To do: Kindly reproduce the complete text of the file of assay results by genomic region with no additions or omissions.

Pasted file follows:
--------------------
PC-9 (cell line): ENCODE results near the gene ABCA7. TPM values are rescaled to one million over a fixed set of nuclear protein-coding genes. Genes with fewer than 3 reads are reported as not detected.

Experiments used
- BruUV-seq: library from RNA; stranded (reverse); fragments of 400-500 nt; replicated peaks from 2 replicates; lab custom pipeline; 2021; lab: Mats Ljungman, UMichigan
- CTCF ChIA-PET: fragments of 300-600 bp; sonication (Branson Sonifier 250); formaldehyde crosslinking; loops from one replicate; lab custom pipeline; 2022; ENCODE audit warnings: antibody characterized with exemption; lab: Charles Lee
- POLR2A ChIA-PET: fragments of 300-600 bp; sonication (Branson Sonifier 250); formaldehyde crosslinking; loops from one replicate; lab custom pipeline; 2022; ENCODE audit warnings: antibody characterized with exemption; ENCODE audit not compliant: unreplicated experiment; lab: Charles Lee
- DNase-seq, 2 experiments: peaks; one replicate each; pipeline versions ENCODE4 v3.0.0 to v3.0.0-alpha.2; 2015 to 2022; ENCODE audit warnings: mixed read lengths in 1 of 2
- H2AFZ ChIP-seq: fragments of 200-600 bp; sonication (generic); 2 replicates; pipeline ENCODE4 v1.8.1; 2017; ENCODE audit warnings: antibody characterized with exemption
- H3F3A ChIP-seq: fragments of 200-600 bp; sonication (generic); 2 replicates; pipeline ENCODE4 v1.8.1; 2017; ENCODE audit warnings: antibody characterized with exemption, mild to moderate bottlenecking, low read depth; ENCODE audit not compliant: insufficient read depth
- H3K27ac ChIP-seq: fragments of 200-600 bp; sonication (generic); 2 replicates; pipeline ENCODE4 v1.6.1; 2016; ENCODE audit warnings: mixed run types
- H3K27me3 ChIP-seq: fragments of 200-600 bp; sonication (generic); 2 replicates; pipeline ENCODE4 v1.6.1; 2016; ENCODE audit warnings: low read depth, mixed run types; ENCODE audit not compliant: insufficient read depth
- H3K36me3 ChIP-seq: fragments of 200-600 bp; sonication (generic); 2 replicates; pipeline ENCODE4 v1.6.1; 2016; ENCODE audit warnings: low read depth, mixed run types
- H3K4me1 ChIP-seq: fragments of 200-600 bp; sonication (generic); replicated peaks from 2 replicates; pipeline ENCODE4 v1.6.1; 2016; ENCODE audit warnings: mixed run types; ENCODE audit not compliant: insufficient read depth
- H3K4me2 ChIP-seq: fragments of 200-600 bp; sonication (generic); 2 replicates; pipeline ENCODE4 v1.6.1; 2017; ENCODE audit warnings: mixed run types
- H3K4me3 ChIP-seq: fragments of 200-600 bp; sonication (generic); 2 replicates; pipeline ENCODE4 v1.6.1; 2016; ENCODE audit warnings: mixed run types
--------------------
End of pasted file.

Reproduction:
PC-9 (cell line): ENCODE results near the gene ABCA7. TPM values are rescaled to one million over a fixed set of nuclear protein-coding genes. Genes with fewer than 3 reads are reported as not detected.

Experiments used
- BruUV-seq: library from RNA; stranded (reverse); fragments of 400-500 nt; replicated peaks from 2 replicates; lab custom pipeline; 2021; lab: Mats Ljungman, UMichigan
- CTCF ChIA-PET: fragments of 300-600 bp; sonication (Branson Sonifier 250); formaldehyde crosslinking; loops from one replicate; lab custom pipeline; 2022; ENCODE audit warnings: antibody characterized with exemption; lab: Charles Lee
- POLR2A ChIA-PET: fragments of 300-600 bp; sonication (Branson Sonifier 250); formaldehyde crosslinking; loops from one replicate; lab custom pipeline; 2022; ENCODE audit warnings: antibody characterized with exemption; ENCODE audit not compliant: unreplicated experiment; lab: Charles Lee
- DNase-seq, 2 experiments: peaks; one replicate each; pipeline versions ENCODE4 v3.0.0 to v3.0.0-alpha.2; 2015 to 2022; ENCODE audit warnings: mixed read lengths in 1 of 2
- H2AFZ ChIP-seq: fragments of 200-600 bp; sonication (generic); 2 replicates; pipeline ENCODE4 v1.8.1; 2017; ENCODE audit warnings: antibody characterized with exemption
- H3F3A ChIP-seq: fragments of 200-600 bp; sonication (generic); 2 replicates; pipeline ENCODE4 v1.8.1; 2017; ENCODE audit warnings: antibody characterized with exemption, mild to moderate bottlenecking, low read depth; ENCODE audit not compliant: insufficient read depth
- H3K27ac ChIP-seq: fragments of 200-600 bp; sonication (generic); 2 replicates; pipeline ENCODE4 v1.6.1; 2016; ENCODE audit warnings: mixed run types
- H3K27me3 ChIP-seq: fragments of 200-600 bp; sonication (generic); 2 replicates; pipeline ENCODE4 v1.6.1; 2016; ENCODE audit warnings: low read depth, mixed run types; ENCODE audit not compliant: insufficient read depth
- H3K36me3 ChIP-seq: fragments of 200-600 bp; sonication (generic); 2 replicates; pipeline ENCODE4 v1.6.1; 2016; ENCODE audit warnings: low read depth, mixed run types
- H3K4me1 ChIP-seq: fragments of 200-600 bp; sonication (generic); replicated peaks from 2 replicates; pipeline ENCODE4 v1.6.1; 2016; ENCODE audit warnings: mixed run types; ENCODE audit not compliant: insufficient read depth
- H3K4me2 ChIP-seq: fragments of 200-600 bp; sonication (generic); 2 replicates; pipeline ENCODE4 v1.6.1; 2017; ENCODE audit warnings: mixed run types
- H3K4me3 ChIP-seq: fragments of 200-600 bp; sonication (generic); 2 replicates; pipeline ENCODE4 v1.6.1; 2016; ENCODE audit warnings: mixed run types